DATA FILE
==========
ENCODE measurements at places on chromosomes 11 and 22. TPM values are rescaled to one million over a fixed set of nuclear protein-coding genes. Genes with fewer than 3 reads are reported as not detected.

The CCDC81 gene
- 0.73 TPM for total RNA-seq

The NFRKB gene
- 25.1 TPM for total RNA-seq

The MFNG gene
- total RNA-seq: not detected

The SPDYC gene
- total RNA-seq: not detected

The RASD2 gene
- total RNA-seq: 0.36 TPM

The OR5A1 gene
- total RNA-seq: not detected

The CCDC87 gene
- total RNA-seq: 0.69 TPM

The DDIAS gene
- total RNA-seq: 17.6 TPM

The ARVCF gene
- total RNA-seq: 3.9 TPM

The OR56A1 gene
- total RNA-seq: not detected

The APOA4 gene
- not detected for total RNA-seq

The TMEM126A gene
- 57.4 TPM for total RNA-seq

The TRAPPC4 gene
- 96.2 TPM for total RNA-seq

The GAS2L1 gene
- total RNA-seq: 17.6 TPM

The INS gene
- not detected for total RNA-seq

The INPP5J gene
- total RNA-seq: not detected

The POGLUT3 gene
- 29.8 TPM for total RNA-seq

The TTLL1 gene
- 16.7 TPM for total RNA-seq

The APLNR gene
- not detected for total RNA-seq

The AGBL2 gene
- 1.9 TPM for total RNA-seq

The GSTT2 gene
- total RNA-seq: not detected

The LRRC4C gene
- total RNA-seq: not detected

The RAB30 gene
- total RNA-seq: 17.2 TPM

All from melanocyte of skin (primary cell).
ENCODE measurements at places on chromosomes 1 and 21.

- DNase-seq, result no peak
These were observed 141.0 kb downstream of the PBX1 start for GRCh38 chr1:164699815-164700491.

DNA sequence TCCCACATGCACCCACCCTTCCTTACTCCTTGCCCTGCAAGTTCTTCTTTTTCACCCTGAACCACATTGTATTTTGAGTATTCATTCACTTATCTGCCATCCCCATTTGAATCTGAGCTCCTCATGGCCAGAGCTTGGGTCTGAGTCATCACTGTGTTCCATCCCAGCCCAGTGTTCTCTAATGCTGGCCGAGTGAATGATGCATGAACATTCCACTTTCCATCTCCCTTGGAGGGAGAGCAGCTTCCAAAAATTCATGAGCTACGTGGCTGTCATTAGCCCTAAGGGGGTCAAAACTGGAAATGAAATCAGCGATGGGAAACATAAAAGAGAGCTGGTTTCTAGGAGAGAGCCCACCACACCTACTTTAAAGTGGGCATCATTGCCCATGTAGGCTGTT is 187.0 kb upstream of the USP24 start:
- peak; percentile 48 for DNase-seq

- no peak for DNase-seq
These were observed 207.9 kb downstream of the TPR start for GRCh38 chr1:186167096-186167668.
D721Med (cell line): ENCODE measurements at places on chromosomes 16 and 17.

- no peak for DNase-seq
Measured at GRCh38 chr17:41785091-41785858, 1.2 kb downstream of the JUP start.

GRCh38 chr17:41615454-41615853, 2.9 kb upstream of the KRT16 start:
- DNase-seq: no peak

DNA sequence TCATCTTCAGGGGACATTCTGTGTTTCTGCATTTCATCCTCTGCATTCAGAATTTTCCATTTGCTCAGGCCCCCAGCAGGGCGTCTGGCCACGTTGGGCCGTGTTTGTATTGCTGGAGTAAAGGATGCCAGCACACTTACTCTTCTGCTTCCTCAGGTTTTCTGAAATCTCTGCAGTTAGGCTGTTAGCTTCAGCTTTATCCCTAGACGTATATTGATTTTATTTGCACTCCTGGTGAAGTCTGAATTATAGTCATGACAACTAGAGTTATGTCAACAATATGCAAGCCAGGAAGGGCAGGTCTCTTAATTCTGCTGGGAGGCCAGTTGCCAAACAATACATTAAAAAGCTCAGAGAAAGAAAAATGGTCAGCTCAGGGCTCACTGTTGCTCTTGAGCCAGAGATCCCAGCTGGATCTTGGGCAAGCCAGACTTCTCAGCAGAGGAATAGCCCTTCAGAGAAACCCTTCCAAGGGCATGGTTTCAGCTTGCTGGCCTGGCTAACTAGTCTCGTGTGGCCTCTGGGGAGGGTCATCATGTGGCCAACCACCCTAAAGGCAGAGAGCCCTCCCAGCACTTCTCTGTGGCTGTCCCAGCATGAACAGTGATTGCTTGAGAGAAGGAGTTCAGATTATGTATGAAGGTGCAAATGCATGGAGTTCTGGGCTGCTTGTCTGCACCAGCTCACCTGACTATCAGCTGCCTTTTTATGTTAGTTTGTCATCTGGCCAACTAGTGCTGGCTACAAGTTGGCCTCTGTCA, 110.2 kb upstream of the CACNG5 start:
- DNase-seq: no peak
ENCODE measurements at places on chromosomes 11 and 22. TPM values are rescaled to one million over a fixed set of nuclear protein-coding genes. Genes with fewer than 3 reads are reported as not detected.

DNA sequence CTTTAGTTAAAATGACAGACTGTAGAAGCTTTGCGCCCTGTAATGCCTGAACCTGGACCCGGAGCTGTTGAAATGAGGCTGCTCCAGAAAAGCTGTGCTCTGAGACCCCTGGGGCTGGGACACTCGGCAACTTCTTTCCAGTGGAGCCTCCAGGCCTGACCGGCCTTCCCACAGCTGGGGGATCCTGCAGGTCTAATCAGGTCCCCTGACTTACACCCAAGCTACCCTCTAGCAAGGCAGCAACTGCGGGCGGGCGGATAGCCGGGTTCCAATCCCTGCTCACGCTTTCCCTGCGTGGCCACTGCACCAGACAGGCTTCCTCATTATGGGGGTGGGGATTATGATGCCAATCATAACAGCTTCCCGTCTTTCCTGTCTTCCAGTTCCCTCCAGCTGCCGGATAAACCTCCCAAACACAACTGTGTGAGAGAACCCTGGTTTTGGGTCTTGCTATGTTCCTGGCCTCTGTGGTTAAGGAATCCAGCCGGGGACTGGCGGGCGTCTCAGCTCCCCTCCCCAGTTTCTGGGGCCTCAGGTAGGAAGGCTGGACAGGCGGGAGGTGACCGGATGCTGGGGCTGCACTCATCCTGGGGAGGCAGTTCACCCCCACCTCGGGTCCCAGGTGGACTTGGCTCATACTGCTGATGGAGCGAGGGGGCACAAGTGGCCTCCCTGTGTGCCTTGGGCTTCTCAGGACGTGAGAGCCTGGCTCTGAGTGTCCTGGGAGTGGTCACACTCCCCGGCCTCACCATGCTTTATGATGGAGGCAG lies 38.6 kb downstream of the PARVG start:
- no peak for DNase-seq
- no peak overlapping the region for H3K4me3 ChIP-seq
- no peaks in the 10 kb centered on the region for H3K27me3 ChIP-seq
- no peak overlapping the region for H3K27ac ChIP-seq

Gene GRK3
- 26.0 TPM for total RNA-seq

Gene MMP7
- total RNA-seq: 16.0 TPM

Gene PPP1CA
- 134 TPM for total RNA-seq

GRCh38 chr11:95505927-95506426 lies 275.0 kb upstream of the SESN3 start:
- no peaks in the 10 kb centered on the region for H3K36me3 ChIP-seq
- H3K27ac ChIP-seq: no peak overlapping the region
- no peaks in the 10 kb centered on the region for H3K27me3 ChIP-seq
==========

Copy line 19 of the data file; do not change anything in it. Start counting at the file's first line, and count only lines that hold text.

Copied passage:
- total RNA-seq: 3.9 TPM